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I know this has been discussed time and time again, but I can't seem to get even the most simple example of a one-step division of doubles to result in the expected, unrounded outcome in C# - so I'm wondering if perhaps there's i.e. some compiler flag or something else strange I'm not thinking of. Consider this example:

double v1 = 0.7;
double v2 = 0.025;
double result = v1 / v2;

When I break after the last line and examine it in the VS debugger, the value of "result" is 27.999999999999996. I'm aware that I can resolve it by changing to "decimal," but that's not possible in the case of the surrounding program. Is it not strange that two low-precision doubles like this can't divide to the correct value of 28? Is the only solution really to Math.Round the result?

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See any of the items in the "Related" sidebar, like this one: stackoverflow.com/q/4252917/121309 –  Hans Kesting May 4 '12 at 7:21
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6 Answers 6

up vote 13 down vote accepted

Is it not strange that two low-precision doubles like this can't divide to the correct value of 28?

No, not really. Neither 0.7 nor 0.025 can be exactly represented in the double type. The exact values involved are:

0.6999999999999999555910790149937383830547332763671875
0.025000000000000001387778780781445675529539585113525390625

Now are you surprised that the division doesn't give exactly 28? Garbage in, garbage out...

As you say, the right result to represent decimal numbers exactly is to use decimal. If the rest of your program is using the wrong type, that just means you need to work out which is higher: the cost of getting the wrong answer, or the cost of changing the whole program.

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OK where did you get the exact values from? I tried but couldn't work it out! –  yamen May 4 '12 at 7:26
    
how did you know the "exact" values ? –  CyprUS May 4 '12 at 7:26
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@yamen @CyprUS: I have a little class called DoubleConverter which looks at the bit pattern to construct the decimal representation. See csharpindepth.com/Articles/General/FloatingPoint.aspx –  Jon Skeet May 4 '12 at 7:29
    
@JonSkeet can you approximate how much of your SO reputation has been garnered specifically answering variations of this one question? Answer in double precision only please. –  yamen May 4 '12 at 7:30
    
+1 for the article link –  Habib May 4 '12 at 7:30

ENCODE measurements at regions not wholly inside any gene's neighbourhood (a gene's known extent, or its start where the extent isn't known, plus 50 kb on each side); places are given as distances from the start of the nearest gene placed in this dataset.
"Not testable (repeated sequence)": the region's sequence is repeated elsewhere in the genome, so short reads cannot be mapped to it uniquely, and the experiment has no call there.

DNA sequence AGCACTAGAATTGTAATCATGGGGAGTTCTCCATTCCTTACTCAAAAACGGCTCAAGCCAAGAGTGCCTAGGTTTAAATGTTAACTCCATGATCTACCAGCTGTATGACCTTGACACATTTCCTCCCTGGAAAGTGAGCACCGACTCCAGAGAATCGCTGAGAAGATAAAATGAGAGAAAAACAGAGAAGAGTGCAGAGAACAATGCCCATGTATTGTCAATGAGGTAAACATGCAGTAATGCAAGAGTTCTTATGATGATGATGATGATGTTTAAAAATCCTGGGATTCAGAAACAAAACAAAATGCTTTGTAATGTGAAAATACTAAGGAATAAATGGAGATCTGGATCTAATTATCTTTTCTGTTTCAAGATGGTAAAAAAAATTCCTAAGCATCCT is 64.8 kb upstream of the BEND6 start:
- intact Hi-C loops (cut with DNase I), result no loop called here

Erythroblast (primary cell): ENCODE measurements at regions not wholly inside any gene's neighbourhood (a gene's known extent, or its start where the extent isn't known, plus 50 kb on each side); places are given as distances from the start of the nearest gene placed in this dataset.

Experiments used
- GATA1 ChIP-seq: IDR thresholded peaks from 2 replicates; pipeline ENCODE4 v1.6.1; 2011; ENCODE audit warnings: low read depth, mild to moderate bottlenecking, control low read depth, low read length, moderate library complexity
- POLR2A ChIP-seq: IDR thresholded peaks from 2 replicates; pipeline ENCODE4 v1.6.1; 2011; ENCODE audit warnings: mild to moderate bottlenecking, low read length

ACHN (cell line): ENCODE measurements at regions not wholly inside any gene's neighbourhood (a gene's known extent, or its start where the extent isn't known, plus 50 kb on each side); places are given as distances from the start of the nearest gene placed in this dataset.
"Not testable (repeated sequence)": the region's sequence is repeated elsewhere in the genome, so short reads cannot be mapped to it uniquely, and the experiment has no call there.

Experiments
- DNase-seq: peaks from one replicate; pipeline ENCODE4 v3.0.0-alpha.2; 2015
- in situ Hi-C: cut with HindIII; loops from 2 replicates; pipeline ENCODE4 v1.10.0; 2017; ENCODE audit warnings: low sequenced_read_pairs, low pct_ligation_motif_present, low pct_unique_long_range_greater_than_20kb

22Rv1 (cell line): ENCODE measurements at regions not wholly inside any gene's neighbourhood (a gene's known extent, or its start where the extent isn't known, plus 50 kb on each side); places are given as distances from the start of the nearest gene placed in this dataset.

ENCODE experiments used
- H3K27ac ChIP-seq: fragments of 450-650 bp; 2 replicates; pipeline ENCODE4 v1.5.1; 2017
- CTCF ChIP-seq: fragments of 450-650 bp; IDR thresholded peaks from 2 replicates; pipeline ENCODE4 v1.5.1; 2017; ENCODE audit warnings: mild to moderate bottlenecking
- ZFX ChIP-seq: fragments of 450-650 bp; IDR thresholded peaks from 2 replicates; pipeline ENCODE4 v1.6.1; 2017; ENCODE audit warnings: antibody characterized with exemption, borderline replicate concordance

It has nothing to do with how 'simple' or 'small' the double numbers are. Strictly speaking, neither 0.7 or 0.025 may be stored as exactly those numbers in computer memory, so performing calculations on them may provide interesting results if you're after heavy precision.

So yes, use decimal or round.

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To explain this by analogy:

Imagine that you are working in base 3. In base 3, 0.1 is (in decimal) 1/3, or 0.333333333'.

So you can EXACTLY represent 1/3 (decimal) in base 3, but you get rounding errors when trying to express it in decimal.

Well, you can get exactly the same thing with some decimal numbers: They can be exactly expressed in decimal, but they CAN'T be exactly expressed in binary; hence, you get rounding errors with them.

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Excellent explanation - thanks :) –  Metal450 May 4 '12 at 9:15

Precision is always a problem, in case you are dealing with float or double.

Its a known issue in Computer Science and every programming language is effected by it. To minimize these sort of errors, which are mostly related to rounding, a complete field of Numerical Analysis is dedicated to it.

For instance, let take the following code.

What would you expect?

You will expect the answer to be 1, but this is not the case, you will get 0.9999907.

        float v = .001f;            
        float sum = 0;
        for (int i = 0; i < 1000; i++ )
        {
            sum += v;
        }
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Short answer to your first question: No, it's not strange. Floating-point numbers are discrete approximations of the real numbers, which means that rounding errors will propagate and scale when you do arithmetic operations.

Theres' a whole field of mathematics called numerical analyis that basically deal with how to minimize the errors when working with such approximations.

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It's the usual floating point imprecision. Not every number can be represented as a double, and those minor representation inaccuracies add up. It's also a reason why you should not compare doubles to exact numbers. I just tested it, and result.ToString() showed 28 (maybe some kind of rounding happens in double.ToString()?). result == 28 returned false though. And (int)result returned 27. So you'll just need to expect imprecisions like that.

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Yeah, I did try ToString() as well - but clearly it must be doing some internal rounding, as you also discovered... –  Metal450 May 4 '12 at 7:42

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